I am Strong because I felt at the same time immense joy for his new life, and ultimate sorrow for the tens of thousands of lives who were washed from this earth that fateful day.

I am Strong because we finally had a healthy baby boy!

I am Strong because I found out through two sessions with a domineering and condescending lactation specialist that I had inverted nipples and would eventually not be able to produce enough breastmilk to meet our son’s needs. I was not able to experience the deep bond with our son that so many others are blessed to have.

I am Strong because I left the hospital weighing more than I did while pregnant due to the amount of fluids and medications administered during these events.

I am Strong because the first week of having our son home also involved suffering through a reaction and withdrawal from a medicine the nurses gave me that I had previously admitted being allergic to on top of recovering from the surgery.

I am Strong because though our son was healthy, we noticed him having consistent tummy troubles. At the age of 2, he began having the same symptoms I have experienced as an adult with IBS, but at such a young age.

I am Strong because we had many trips to the doctor and even the ER but to no finite clarity on how to help our sweet boy.

I am Strong because our son suffered open sores for seven months during this ordeal.

I am Strong because I made the decision to attempt fixing his troubles through an elimination diet. It took over a year to find the source of the problem, mainly being all grains, but within a week of a completely benign diet, his sores healed and we began to enjoy watching him be a little boy with no more pain, only joy and curiosity.

I am Strong because our family is now on a modified paleo – low FODMAP lifestyle, with all of us having seen significant improvement in our health.

I am Strong because I only discovered Birth Without Fear through an acquaintance’s chance post on Facebook.

I am Strong because I wept with grief and relief to see how not alone I am in this world of traumatic births.

I am Strong because I’ve been able to lose all the weight I had gained and be more healthy now than ever before.

I am Strong because my Husband never left my side, from start to finish. He is my Rock, and I will Love him until my last breath.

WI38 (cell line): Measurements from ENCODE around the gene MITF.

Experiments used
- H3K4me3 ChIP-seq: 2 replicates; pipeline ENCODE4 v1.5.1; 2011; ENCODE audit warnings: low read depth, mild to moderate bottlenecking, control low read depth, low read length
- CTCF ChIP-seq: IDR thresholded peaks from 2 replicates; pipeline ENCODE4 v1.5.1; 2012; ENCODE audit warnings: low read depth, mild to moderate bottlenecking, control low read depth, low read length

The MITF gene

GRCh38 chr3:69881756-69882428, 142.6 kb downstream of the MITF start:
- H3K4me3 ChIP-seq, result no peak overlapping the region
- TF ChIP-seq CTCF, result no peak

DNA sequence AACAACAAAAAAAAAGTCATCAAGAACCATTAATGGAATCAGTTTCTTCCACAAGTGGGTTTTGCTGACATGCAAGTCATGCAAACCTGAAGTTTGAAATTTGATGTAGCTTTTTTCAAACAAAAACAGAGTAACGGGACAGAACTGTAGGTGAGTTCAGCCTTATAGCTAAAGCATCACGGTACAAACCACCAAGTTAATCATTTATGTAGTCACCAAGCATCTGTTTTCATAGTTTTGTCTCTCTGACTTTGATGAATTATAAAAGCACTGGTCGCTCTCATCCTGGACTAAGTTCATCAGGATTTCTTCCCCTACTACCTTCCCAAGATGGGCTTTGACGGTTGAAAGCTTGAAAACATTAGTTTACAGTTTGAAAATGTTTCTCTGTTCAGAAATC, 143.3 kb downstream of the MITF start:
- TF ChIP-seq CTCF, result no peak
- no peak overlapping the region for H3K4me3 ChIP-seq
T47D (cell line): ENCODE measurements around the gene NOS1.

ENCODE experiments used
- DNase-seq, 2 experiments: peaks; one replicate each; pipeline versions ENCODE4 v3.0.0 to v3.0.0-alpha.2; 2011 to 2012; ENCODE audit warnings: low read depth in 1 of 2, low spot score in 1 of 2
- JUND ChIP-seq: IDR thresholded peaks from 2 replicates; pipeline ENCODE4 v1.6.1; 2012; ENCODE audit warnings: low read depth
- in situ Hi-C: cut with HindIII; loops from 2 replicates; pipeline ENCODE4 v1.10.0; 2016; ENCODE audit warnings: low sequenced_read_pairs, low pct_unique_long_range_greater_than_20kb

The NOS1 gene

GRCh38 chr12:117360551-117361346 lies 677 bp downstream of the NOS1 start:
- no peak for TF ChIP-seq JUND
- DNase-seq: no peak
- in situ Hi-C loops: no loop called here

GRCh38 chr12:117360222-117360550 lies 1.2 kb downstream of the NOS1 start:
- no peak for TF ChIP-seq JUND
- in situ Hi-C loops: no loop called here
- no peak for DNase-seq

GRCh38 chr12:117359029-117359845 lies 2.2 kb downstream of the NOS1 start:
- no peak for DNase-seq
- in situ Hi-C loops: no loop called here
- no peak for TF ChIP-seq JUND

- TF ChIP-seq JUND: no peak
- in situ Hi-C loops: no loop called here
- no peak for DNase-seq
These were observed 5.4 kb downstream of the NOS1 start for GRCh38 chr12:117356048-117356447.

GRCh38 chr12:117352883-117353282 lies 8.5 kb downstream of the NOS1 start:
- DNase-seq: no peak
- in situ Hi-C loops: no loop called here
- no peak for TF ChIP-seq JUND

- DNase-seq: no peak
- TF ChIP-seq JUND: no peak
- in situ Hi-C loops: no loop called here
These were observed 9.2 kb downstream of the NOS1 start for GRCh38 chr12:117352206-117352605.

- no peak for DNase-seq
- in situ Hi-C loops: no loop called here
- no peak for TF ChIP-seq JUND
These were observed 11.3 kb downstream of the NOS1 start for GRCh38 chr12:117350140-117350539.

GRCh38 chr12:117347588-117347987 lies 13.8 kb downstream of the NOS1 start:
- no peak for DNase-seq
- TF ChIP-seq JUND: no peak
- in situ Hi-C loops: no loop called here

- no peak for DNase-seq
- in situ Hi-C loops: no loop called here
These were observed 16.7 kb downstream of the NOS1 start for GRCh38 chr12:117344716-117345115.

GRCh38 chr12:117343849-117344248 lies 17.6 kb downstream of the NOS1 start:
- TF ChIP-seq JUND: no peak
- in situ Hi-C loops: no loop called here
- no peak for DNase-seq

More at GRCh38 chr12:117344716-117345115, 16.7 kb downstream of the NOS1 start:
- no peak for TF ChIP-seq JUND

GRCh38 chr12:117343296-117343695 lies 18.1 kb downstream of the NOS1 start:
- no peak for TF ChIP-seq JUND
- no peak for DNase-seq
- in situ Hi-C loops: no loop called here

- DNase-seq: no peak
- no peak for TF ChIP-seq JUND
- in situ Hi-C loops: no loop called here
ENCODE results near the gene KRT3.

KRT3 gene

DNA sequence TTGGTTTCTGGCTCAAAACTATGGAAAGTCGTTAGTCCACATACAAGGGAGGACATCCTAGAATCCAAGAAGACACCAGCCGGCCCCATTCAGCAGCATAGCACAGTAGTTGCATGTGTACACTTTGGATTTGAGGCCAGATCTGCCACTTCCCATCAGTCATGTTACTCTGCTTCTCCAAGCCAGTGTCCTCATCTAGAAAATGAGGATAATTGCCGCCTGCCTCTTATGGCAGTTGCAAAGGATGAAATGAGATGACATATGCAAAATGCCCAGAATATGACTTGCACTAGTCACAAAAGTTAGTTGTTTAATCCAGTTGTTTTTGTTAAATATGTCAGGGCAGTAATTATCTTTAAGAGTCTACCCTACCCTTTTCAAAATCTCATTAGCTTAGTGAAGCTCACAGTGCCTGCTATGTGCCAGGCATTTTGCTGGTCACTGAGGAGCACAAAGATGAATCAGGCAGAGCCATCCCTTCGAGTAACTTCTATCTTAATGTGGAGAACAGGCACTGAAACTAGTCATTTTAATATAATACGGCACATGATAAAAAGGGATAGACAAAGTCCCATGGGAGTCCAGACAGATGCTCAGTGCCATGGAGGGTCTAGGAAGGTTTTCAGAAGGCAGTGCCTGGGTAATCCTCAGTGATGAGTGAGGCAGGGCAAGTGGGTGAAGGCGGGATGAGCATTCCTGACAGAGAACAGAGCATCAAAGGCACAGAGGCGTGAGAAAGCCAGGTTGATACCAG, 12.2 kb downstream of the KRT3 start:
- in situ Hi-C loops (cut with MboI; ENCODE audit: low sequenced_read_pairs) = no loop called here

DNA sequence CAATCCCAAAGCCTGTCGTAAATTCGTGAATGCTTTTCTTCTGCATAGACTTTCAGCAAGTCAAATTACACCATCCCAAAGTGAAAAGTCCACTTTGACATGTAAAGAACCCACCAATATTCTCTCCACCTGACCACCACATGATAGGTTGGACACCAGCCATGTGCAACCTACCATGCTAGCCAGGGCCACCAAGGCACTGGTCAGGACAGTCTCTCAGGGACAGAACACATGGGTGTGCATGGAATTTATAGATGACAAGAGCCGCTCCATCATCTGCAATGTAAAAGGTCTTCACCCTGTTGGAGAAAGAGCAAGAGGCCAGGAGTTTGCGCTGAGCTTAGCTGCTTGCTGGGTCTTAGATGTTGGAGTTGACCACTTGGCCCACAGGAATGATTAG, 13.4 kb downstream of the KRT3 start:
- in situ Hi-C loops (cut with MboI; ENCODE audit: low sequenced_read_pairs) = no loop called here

I am Strong because we want a daughter.

I am Strong because we may not be able to have any other children.

I am Strong because I rejoice in the glorious secret world that is our happy home with my husband and son.

I am Strong.

Ladies, Gentlemen, Husbands, Wives, Mothers and Fathers:

We are STRONG.

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{I Am Strong} Making Peace with the Epidural

{I Am Strong} Making Peace with the Epidural

I wanted to share with you, the story of the birth of my second daughter, which was at 3:43 am on January 10th.

Let’s go back three years, when I gave birth to my first: induced by cervadil, 14 and a half hour labor, and an epidural at 5-6 centimeters where I had lost control and couldn’t gain my focus back. She weighed 8 pounds, 11 ounces and was a week early! I pushed for well over an hour, and ended up having to have super pubic pressure performed by the nurses to finish birthing my baby. I swore I’d never “lose it” again and I’d never use another epidural.

Let’s jump forward, to Friday morning. I woke up at 3:30 am with mild contractions (hitting 41 weeks pregnant). After arriving at L&D triage, I was told I would be sent home due to lack of cervical change.

Apparently, baby had other thoughts because she became non-reactive and they immediately admitted me and started pitocin (something I was deathly scared of, due to the fact I was striving for an ALL natural birth).

The first stage was fantastic. I labored in different positions, walked, got on all fours. After they broke my water at 4cm, everything spiraled. I requested IV drugs to “take the edge off” but little did I know  the “edge” was nothing compared to pitocin-induced contractions. Still, I powered through because “Hey, my body was made for this, right?!”

Not even an hour later, I made my second request: nitrous gas to further “take that edge off.” I remember losing it, feeling like I wasn’t even in my own body, and that something else had taken over. Pain and fear (LOTS of fear!). The nitrous did nothing, but made me feel lost and even more unpresent in the birth of my daughter

My mother was in the room with me, and she was able to get me to find myself in her eyes (something I am beyond grateful for). I figured it would only be a matter of time before it was over, until I was checked and informed that I was “still barely a seven” and I lost it even more.

I was terrified of the pain, and it had completely taken me over. The LAST thing I wanted was an epidural, yet, not to much surprise, “Epidural!” was my next request.

My requests were becoming much more like demands, and I recall apologizing in between attacks on my support team and nurses. I felt horrible that I could not control myself. The epidural took centuries to start working (only 10 minutes) and I finally had peace… I was back!